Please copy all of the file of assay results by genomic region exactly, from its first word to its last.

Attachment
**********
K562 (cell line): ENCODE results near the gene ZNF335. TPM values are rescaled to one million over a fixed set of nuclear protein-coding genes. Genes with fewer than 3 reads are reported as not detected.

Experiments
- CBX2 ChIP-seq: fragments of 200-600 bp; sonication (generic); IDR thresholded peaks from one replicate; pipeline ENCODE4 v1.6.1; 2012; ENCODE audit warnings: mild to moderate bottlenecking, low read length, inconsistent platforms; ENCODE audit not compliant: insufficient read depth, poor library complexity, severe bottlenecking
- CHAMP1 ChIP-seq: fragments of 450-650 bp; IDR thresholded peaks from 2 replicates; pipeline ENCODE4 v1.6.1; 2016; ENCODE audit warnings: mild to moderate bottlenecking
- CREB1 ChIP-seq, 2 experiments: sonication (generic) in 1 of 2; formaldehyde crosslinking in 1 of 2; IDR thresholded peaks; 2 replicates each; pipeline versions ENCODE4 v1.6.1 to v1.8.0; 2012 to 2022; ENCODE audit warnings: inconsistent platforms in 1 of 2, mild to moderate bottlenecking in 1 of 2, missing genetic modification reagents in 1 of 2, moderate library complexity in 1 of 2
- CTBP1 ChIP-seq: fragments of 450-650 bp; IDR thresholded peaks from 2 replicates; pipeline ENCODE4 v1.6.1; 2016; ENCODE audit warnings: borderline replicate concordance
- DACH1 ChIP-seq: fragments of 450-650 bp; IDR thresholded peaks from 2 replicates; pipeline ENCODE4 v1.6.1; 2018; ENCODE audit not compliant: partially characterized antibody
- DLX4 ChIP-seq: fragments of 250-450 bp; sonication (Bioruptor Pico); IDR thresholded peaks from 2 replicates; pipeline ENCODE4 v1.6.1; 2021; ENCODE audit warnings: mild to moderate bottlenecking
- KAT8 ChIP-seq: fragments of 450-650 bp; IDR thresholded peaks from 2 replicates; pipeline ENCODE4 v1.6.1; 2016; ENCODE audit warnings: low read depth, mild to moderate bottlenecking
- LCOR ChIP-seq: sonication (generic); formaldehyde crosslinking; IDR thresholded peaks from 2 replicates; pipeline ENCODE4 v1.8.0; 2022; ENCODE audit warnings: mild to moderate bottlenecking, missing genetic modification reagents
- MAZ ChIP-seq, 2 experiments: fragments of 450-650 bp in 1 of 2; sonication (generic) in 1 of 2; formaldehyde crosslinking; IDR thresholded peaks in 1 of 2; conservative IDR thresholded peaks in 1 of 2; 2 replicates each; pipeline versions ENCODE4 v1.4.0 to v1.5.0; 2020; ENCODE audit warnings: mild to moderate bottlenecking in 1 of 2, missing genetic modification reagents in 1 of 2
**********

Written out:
K562 (cell line): ENCODE results near the gene ZNF335. TPM values are rescaled to one million over a fixed set of nuclear protein-coding genes. Genes with fewer than 3 reads are reported as not detected.

Experiments
- CBX2 ChIP-seq: fragments of 200-600 bp; sonication (generic); IDR thresholded peaks from one replicate; pipeline ENCODE4 v1.6.1; 2012; ENCODE audit warnings: mild to moderate bottlenecking, low read length, inconsistent platforms; ENCODE audit not compliant: insufficient read depth, poor library complexity, severe bottlenecking
- CHAMP1 ChIP-seq: fragments of 450-650 bp; IDR thresholded peaks from 2 replicates; pipeline ENCODE4 v1.6.1; 2016; ENCODE audit warnings: mild to moderate bottlenecking
- CREB1 ChIP-seq, 2 experiments: sonication (generic) in 1 of 2; formaldehyde crosslinking in 1 of 2; IDR thresholded peaks; 2 replicates each; pipeline versions ENCODE4 v1.6.1 to v1.8.0; 2012 to 2022; ENCODE audit warnings: inconsistent platforms in 1 of 2, mild to moderate bottlenecking in 1 of 2, missing genetic modification reagents in 1 of 2, moderate library complexity in 1 of 2
- CTBP1 ChIP-seq: fragments of 450-650 bp; IDR thresholded peaks from 2 replicates; pipeline ENCODE4 v1.6.1; 2016; ENCODE audit warnings: borderline replicate concordance
- DACH1 ChIP-seq: fragments of 450-650 bp; IDR thresholded peaks from 2 replicates; pipeline ENCODE4 v1.6.1; 2018; ENCODE audit not compliant: partially characterized antibody
- DLX4 ChIP-seq: fragments of 250-450 bp; sonication (Bioruptor Pico); IDR thresholded peaks from 2 replicates; pipeline ENCODE4 v1.6.1; 2021; ENCODE audit warnings: mild to moderate bottlenecking
- KAT8 ChIP-seq: fragments of 450-650 bp; IDR thresholded peaks from 2 replicates; pipeline ENCODE4 v1.6.1; 2016; ENCODE audit warnings: low read depth, mild to moderate bottlenecking
- LCOR ChIP-seq: sonication (generic); formaldehyde crosslinking; IDR thresholded peaks from 2 replicates; pipeline ENCODE4 v1.8.0; 2022; ENCODE audit warnings: mild to moderate bottlenecking, missing genetic modification reagents
- MAZ ChIP-seq, 2 experiments: fragments of 450-650 bp in 1 of 2; sonication (generic) in 1 of 2; formaldehyde crosslinking; IDR thresholded peaks in 1 of 2; conservative IDR thresholded peaks in 1 of 2; 2 replicates each; pipeline versions ENCODE4 v1.4.0 to v1.5.0; 2020; ENCODE audit warnings: mild to moderate bottlenecking in 1 of 2, missing genetic modification reagents in 1 of 2